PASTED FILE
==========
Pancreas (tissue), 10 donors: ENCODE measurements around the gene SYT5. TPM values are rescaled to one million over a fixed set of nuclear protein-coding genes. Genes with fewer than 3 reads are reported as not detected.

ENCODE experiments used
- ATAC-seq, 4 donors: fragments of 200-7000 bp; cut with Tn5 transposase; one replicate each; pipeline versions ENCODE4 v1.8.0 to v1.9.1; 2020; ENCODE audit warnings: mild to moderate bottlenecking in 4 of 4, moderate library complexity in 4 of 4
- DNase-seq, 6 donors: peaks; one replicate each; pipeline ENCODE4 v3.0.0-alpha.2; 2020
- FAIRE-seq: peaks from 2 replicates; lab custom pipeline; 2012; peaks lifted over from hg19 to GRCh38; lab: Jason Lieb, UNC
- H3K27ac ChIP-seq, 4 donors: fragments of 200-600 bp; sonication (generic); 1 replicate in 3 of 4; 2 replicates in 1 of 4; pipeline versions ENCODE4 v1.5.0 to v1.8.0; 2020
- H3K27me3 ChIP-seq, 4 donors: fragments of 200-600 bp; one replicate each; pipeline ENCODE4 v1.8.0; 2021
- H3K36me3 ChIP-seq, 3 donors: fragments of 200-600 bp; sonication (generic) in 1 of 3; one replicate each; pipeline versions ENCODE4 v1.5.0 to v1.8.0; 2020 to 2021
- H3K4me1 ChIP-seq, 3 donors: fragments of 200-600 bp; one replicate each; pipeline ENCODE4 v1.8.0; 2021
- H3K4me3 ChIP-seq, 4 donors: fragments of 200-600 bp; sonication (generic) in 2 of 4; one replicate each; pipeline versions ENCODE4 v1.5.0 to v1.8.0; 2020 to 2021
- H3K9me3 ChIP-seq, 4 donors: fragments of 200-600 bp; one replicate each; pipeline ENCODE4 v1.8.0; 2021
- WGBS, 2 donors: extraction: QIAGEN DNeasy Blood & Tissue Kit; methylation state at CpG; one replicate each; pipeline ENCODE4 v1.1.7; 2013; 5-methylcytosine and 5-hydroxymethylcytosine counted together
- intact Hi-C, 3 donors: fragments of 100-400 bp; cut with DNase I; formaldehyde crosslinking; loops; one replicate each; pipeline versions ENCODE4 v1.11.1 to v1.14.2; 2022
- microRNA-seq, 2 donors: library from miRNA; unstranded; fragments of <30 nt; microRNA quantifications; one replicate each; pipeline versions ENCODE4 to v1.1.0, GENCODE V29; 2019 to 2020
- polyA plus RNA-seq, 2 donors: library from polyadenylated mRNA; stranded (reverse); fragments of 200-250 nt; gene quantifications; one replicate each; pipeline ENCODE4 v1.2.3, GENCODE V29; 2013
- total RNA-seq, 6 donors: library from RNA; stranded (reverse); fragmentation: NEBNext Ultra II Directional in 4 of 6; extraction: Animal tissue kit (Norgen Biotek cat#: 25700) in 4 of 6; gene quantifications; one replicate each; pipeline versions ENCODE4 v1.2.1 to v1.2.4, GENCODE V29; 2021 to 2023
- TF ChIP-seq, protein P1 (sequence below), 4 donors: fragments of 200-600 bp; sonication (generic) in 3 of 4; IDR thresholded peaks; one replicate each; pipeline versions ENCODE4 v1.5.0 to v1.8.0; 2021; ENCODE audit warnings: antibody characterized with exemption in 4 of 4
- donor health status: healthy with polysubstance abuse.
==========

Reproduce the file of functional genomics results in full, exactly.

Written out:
Pancreas (tissue), 10 donors: ENCODE measurements around the gene SYT5. TPM values are rescaled to one million over a fixed set of nuclear protein-coding genes. Genes with fewer than 3 reads are reported as not detected.

ENCODE experiments used
- ATAC-seq, 4 donors: fragments of 200-7000 bp; cut with Tn5 transposase; one replicate each; pipeline versions ENCODE4 v1.8.0 to v1.9.1; 2020; ENCODE audit warnings: mild to moderate bottlenecking in 4 of 4, moderate library complexity in 4 of 4
- DNase-seq, 6 donors: peaks; one replicate each; pipeline ENCODE4 v3.0.0-alpha.2; 2020
- FAIRE-seq: peaks from 2 replicates; lab custom pipeline; 2012; peaks lifted over from hg19 to GRCh38; lab: Jason Lieb, UNC
- H3K27ac ChIP-seq, 4 donors: fragments of 200-600 bp; sonication (generic); 1 replicate in 3 of 4; 2 replicates in 1 of 4; pipeline versions ENCODE4 v1.5.0 to v1.8.0; 2020
- H3K27me3 ChIP-seq, 4 donors: fragments of 200-600 bp; one replicate each; pipeline ENCODE4 v1.8.0; 2021
- H3K36me3 ChIP-seq, 3 donors: fragments of 200-600 bp; sonication (generic) in 1 of 3; one replicate each; pipeline versions ENCODE4 v1.5.0 to v1.8.0; 2020 to 2021
- H3K4me1 ChIP-seq, 3 donors: fragments of 200-600 bp; one replicate each; pipeline ENCODE4 v1.8.0; 2021
- H3K4me3 ChIP-seq, 4 donors: fragments of 200-600 bp; sonication (generic) in 2 of 4; one replicate each; pipeline versions ENCODE4 v1.5.0 to v1.8.0; 2020 to 2021
- H3K9me3 ChIP-seq, 4 donors: fragments of 200-600 bp; one replicate each; pipeline ENCODE4 v1.8.0; 2021
- WGBS, 2 donors: extraction: QIAGEN DNeasy Blood & Tissue Kit; methylation state at CpG; one replicate each; pipeline ENCODE4 v1.1.7; 2013; 5-methylcytosine and 5-hydroxymethylcytosine counted together
- intact Hi-C, 3 donors: fragments of 100-400 bp; cut with DNase I; formaldehyde crosslinking; loops; one replicate each; pipeline versions ENCODE4 v1.11.1 to v1.14.2; 2022
- microRNA-seq, 2 donors: library from miRNA; unstranded; fragments of <30 nt; microRNA quantifications; one replicate each; pipeline versions ENCODE4 to v1.1.0, GENCODE V29; 2019 to 2020
- polyA plus RNA-seq, 2 donors: library from polyadenylated mRNA; stranded (reverse); fragments of 200-250 nt; gene quantifications; one replicate each; pipeline ENCODE4 v1.2.3, GENCODE V29; 2013
- total RNA-seq, 6 donors: library from RNA; stranded (reverse); fragmentation: NEBNext Ultra II Directional in 4 of 6; extraction: Animal tissue kit (Norgen Biotek cat#: 25700) in 4 of 6; gene quantifications; one replicate each; pipeline versions ENCODE4 v1.2.1 to v1.2.4, GENCODE V29; 2021 to 2023
- TF ChIP-seq, protein P1 (sequence below), 4 donors: fragments of 200-600 bp; sonication (generic) in 3 of 4; IDR thresholded peaks; one replicate each; pipeline versions ENCODE4 v1.5.0 to v1.8.0; 2021; ENCODE audit warnings: antibody characterized with exemption in 4 of 4
- donor health status: healthy with polysubstance abuse.